1
$\begingroup$

I'm doing a research paper about how different cities have different quality of police service. I want to do a regression where the dependent variable is number of sustained complaints per 10 officers that year received by that agency. But maybe there is a better measure. I want to avoid using crime as a measure of police quality though, because I think crime is only partly affected by police service in the area.

Anyway, the thing I need to do first of all is get an idea of other work people have done in this area. And this area to me would be analyzing markets for public police, analyzing police service quality, analyzing demand for police service and whether it relates to quality of police service- same with supply, analyzing changes in police force for different cities, identifying factors that improve/diminish city-wide quality of police service.

Could someone suggest articles about measuring the quality of police service in a city? Or equilibrium quantity of police service in a city? Or things related to what I want to research? Especially if they do not focus on crime?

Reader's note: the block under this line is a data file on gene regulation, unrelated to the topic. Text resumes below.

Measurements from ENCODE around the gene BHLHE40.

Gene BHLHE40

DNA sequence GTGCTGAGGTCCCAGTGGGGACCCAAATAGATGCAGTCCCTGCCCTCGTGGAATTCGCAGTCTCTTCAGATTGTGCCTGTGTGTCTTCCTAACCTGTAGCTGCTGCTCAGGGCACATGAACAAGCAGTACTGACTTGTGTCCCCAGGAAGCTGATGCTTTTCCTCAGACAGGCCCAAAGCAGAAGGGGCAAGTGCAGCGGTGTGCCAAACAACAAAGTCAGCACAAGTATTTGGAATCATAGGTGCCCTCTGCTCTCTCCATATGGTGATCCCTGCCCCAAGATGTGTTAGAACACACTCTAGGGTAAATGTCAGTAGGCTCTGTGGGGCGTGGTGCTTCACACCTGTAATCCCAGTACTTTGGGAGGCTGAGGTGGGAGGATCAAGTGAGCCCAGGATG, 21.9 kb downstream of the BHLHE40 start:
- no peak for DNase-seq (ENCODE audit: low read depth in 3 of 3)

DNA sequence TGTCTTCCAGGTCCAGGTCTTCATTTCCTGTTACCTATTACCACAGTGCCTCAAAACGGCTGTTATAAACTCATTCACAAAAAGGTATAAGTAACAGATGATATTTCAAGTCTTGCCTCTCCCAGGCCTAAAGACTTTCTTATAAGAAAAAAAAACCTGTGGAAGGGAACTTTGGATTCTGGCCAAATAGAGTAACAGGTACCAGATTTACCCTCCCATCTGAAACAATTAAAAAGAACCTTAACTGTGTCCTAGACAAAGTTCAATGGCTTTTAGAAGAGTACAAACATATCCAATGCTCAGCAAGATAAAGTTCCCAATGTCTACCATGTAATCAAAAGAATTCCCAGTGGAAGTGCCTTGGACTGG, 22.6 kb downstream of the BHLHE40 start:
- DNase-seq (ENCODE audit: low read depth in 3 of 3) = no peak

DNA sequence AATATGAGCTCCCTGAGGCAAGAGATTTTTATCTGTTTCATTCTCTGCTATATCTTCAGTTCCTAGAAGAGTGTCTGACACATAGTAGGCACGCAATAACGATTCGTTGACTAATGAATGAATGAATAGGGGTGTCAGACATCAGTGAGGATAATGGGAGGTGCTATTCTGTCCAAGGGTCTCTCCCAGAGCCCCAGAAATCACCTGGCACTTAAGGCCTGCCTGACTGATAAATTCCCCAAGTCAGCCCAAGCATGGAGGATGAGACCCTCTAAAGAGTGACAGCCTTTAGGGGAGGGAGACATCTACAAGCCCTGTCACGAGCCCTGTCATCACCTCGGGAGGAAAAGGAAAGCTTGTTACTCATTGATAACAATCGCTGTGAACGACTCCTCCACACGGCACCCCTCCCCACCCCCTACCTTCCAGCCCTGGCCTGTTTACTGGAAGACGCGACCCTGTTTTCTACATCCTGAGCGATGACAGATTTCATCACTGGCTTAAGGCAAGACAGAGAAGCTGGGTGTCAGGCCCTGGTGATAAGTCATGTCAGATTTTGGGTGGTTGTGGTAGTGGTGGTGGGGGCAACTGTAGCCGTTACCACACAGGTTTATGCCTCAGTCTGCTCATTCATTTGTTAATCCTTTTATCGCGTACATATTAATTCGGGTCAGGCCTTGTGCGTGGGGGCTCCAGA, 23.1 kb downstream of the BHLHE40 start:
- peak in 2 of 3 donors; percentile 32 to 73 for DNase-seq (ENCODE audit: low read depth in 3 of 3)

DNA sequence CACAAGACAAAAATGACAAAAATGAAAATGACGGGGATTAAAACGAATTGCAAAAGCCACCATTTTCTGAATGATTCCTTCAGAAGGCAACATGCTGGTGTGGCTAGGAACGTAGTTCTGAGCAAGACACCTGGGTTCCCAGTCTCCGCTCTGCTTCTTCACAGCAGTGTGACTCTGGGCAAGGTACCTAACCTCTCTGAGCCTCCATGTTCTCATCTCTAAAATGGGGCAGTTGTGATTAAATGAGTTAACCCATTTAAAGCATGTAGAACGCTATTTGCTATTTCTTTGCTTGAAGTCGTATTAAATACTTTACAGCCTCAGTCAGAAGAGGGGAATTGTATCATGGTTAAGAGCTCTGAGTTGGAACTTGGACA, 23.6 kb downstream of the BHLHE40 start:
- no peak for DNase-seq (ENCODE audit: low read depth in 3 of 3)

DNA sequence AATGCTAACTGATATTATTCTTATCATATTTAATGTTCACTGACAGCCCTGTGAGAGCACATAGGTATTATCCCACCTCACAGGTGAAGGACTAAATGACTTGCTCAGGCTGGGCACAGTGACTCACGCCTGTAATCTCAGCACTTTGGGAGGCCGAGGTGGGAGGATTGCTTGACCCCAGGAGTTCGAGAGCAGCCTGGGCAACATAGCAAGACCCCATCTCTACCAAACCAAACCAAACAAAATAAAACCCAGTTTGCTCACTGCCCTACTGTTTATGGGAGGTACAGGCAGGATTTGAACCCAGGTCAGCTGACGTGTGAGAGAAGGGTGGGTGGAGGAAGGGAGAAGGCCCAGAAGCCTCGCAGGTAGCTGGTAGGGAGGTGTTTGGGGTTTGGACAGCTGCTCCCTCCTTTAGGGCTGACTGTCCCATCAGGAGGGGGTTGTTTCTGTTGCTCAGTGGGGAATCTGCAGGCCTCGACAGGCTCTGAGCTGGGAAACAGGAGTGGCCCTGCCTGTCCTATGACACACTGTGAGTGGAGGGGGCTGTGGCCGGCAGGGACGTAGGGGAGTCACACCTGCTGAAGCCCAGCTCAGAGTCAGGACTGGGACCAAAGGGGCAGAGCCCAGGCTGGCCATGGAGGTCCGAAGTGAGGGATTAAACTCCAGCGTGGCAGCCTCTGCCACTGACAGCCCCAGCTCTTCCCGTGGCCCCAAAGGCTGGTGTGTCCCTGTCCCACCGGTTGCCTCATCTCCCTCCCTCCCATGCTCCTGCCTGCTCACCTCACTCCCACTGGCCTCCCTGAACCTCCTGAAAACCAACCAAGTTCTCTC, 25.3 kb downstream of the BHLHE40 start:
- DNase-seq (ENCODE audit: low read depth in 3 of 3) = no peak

$\endgroup$
1
$\begingroup$

I found these articles about measuring the quality of service of a police department:

Chen, Chien Min et al. 2013. The police service quality in rural Taiwan. Policing: An International Journal of Police Strategies & Management 37 no. 3:521-542.

Editorial Desk. 1983. A Better Report Card for the Police. The New York Times (Late City Final Edition), February 11.

Slothower, Mary, Peter Neyroud, Lawrence W. Sherman. 2015. Tracking Quality of Police Actions in a Victim Contact Program: A Case Study of Training, Tracking, and Feedback (TTF) in Evidence-Based Policing. International Criminal Justice Review 25 no. 1:98-116.

Then I found this about productivity and trust.Sort of has to do with supply side, and a little about the quality of service.

Brown, Sarah et al. 2015. Employee trust and workplace performance. Journal of Economic Behavior & Organization 116 (August): 361-378.

| improve this answer | |
$\endgroup$
0
$\begingroup$

One of the classic papers on the supply of (and demand for) policing is Steven Levitt's "Using Electoral Cycles in Police Hiring to Estimate the Effects of Police on Crime", which finds that hiring more police does in fact reduce crime, and which does so in a way that avoids the endogeneity (more crime often leads to more police being hired) that makes this a difficult problem. This original paper was found by Justin McCrary to have issues in coding and specification, but Levitt argued in a response that many of the original findings stand.

| improve this answer | |
$\endgroup$

Your Answer

By clicking “Post Your Answer”, you agree to our terms of service, privacy policy and cookie policy